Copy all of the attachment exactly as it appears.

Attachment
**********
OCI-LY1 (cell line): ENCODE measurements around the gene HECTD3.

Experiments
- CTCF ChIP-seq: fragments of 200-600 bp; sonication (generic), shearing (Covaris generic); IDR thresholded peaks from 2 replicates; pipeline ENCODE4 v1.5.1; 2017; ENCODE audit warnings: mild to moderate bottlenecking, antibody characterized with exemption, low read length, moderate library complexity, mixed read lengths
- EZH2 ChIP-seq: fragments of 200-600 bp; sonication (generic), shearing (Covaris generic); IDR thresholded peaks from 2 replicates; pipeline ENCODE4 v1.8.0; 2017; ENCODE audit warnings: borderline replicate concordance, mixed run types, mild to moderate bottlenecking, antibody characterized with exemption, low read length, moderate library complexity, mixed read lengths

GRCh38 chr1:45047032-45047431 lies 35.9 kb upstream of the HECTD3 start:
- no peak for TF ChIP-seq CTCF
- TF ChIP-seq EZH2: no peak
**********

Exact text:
OCI-LY1 (cell line): ENCODE measurements around the gene HECTD3.

Experiments
- CTCF ChIP-seq: fragments of 200-600 bp; sonication (generic), shearing (Covaris generic); IDR thresholded peaks from 2 replicates; pipeline ENCODE4 v1.5.1; 2017; ENCODE audit warnings: mild to moderate bottlenecking, antibody characterized with exemption, low read length, moderate library complexity, mixed read lengths
- EZH2 ChIP-seq: fragments of 200-600 bp; sonication (generic), shearing (Covaris generic); IDR thresholded peaks from 2 replicates; pipeline ENCODE4 v1.8.0; 2017; ENCODE audit warnings: borderline replicate concordance, mixed run types, mild to moderate bottlenecking, antibody characterized with exemption, low read length, moderate library complexity, mixed read lengths

GRCh38 chr1:45047032-45047431 lies 35.9 kb upstream of the HECTD3 start:
- no peak for TF ChIP-seq CTCF
- TF ChIP-seq EZH2: no peak